How to Configure a Permanent Dual Monitor Setup in Ubuntu

In most cases, if you’re running a two-monitor display, you can simply open the Ubuntu display preferences dialog box by selecting ‘System’ from the Dash and then choosing ‘Preferences’ followed by ‘Display.’ You will see a window featuring two different displays that you can simply drag around to configure multiple desktops. Unfortunately, this method does not always work.

If you’re having difficulty with this, then you may need to use a command called xrandr to make the display changes permanent. This advice will work for all graphical versions of Ubuntu, whether you’re using Unity, KDE Plasma, GNOME-Shell, LXDE, Xfce4 or any other desktop environment. It won’t work with text-only versions of Ubuntu Server, however.

Using xrandr to Configure Two Monitors

Open a graphical terminal from the Ubuntu Dash, the LXDE menu, the Whisker menu in Xfce4, or by holding CTRL, ALT, and pushing T in any version of Ubuntu. Type nano .xinitrc and press return. If you have an existing startup script, press Page Down until you’re at the bottom of it. However, most Ubuntu installations won’t have a standard .xinitrc script, so you can start your own.

If you see a line like ‘xmonad’ or any other multi-screen window manager without an ampersand following it, add one after a space, like ‘xmonad &’, so that they execute in the background. Afterward, you need to add a line at the bottom that reads the following:”.

xrandr –output DP2 –auto –left-to DP1

You might need to adjust the DP2 and DP1 settings if the displays are swapped. After you’ve written the line, press CTRL and X together, followed by Y to save your changes. To test if the settings are working, restart your machine. If it’s not working, consider swapping the designations and restart again. If the multiple monitor display still isn’t functioning correctly, reopen the graphical terminal. Simply input ‘xrandr’ and press return. This will generate a list of connected displays. These displays might also bear alternate names such as DFP1, CRT1, or others. You could potentially use these instead of DP2 and DP1 in the xrandr line of the .xinitrc script.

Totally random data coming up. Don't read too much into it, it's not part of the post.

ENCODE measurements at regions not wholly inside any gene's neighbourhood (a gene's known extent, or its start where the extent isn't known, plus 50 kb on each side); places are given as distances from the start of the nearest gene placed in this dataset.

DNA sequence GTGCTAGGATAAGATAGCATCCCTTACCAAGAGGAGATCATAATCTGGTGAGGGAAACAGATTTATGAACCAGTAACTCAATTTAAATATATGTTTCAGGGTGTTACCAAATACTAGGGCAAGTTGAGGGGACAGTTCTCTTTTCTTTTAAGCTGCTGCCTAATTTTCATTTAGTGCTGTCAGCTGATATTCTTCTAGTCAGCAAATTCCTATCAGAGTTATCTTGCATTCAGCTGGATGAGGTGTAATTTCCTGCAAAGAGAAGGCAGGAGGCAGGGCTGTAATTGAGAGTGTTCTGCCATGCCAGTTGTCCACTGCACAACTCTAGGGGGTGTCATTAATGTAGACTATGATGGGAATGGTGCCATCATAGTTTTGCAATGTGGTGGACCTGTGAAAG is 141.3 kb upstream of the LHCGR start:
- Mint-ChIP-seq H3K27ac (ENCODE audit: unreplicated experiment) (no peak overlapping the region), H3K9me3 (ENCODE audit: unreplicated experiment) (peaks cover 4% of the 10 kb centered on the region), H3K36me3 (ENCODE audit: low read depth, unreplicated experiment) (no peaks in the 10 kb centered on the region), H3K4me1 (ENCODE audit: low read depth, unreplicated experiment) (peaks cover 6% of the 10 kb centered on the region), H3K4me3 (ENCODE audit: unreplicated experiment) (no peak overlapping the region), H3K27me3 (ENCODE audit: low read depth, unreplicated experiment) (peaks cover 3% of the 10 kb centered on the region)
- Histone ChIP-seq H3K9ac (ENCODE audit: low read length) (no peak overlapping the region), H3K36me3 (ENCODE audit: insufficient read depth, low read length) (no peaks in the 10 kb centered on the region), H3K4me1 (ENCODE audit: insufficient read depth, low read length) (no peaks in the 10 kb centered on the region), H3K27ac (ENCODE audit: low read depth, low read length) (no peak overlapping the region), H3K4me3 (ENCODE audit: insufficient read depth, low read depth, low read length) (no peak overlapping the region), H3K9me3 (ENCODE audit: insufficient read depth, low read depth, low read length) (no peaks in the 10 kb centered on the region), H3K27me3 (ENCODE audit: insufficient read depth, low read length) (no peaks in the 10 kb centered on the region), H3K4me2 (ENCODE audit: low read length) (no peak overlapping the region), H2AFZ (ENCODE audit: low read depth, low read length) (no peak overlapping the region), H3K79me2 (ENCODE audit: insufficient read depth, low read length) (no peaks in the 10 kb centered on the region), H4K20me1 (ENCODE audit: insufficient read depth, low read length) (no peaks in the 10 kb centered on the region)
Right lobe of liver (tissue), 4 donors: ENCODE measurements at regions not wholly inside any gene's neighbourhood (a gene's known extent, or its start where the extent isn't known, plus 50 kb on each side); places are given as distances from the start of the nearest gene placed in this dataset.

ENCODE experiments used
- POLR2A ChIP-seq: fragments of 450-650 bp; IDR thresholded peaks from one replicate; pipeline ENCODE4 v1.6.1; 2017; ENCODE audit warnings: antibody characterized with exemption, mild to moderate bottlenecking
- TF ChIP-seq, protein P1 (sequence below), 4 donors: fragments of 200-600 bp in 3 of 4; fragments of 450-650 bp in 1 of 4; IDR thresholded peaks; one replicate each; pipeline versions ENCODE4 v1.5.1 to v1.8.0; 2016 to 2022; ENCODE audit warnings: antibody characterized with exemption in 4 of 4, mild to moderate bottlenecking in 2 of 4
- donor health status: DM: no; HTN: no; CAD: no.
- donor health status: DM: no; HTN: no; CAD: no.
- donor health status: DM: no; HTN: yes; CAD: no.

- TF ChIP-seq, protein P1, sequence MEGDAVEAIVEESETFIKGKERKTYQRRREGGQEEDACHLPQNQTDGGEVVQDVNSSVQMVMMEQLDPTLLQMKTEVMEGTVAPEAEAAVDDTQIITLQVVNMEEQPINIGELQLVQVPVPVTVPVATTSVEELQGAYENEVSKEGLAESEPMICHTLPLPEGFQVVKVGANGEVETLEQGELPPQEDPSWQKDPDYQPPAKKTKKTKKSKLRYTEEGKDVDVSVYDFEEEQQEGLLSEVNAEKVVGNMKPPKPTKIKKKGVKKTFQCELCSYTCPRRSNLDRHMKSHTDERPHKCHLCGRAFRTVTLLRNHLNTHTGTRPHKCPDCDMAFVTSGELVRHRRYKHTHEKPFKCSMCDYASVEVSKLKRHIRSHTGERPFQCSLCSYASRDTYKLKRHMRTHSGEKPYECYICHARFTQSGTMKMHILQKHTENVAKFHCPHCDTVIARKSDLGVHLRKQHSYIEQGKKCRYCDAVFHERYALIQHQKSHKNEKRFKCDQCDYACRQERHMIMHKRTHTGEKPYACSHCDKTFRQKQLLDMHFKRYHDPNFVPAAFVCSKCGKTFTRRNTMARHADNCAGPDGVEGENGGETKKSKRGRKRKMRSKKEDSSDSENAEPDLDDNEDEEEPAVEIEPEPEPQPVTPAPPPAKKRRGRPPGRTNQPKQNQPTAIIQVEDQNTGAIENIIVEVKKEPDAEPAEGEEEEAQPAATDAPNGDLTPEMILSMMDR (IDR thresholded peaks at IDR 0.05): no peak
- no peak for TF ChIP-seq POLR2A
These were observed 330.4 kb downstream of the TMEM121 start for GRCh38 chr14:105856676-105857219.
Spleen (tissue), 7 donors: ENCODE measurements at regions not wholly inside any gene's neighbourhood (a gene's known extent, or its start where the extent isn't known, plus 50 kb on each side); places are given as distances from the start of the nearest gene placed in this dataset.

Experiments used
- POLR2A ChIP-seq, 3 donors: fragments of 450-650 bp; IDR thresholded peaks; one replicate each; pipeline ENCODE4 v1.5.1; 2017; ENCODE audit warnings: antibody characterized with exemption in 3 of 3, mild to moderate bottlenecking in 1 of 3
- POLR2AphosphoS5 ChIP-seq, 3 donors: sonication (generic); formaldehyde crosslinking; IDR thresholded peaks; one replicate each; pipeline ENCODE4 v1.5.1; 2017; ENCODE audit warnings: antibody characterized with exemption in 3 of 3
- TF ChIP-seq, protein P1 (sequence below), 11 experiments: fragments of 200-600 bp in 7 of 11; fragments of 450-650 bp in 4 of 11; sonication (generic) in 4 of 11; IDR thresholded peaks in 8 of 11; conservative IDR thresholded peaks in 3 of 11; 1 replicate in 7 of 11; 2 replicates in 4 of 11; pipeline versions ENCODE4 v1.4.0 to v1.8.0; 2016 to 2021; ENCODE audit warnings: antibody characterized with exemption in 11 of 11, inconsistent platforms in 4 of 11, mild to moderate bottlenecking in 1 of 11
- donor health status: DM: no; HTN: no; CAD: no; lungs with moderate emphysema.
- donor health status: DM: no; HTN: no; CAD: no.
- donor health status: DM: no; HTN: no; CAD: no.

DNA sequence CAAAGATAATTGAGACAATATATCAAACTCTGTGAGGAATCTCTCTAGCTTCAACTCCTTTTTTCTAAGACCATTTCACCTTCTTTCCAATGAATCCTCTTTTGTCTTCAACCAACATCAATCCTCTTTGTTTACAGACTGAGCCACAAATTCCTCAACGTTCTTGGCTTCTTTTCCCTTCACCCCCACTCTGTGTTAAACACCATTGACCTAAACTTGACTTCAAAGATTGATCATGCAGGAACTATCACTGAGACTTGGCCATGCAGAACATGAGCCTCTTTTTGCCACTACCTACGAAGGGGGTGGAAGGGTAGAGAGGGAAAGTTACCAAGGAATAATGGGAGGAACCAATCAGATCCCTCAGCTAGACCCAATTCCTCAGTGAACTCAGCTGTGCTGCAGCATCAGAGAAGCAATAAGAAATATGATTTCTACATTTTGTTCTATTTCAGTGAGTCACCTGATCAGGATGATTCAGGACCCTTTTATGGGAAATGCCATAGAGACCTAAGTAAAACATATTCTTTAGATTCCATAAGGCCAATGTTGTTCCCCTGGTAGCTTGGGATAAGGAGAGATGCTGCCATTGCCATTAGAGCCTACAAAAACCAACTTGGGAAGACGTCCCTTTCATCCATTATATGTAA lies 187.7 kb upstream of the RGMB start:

You should then have one desktop on each monitor.

If you’re running custom schemes or any custom window managers, then these will still work regardless of what type of Ubuntu distribution you’re using. You can even use two different sets of wallpaper if you’d like.

Drag applications to the edges of the window to position them on either of your two monitors.


Kevin Arrows

Kevin Arrows is a highly experienced and knowledgeable technology specialist with over a decade of industry experience. He holds a Microsoft Certified Technology Specialist (MCTS) certification and has a deep passion for staying up-to-date on the latest tech developments. Kevin has written extensively on a wide range of tech-related topics, showcasing his expertise and knowledge in areas such as software development, cybersecurity, and cloud computing. His contributions to the tech field have been widely recognized and respected by his peers, and he is highly regarded for his ability to explain complex technical concepts in a clear and concise manner.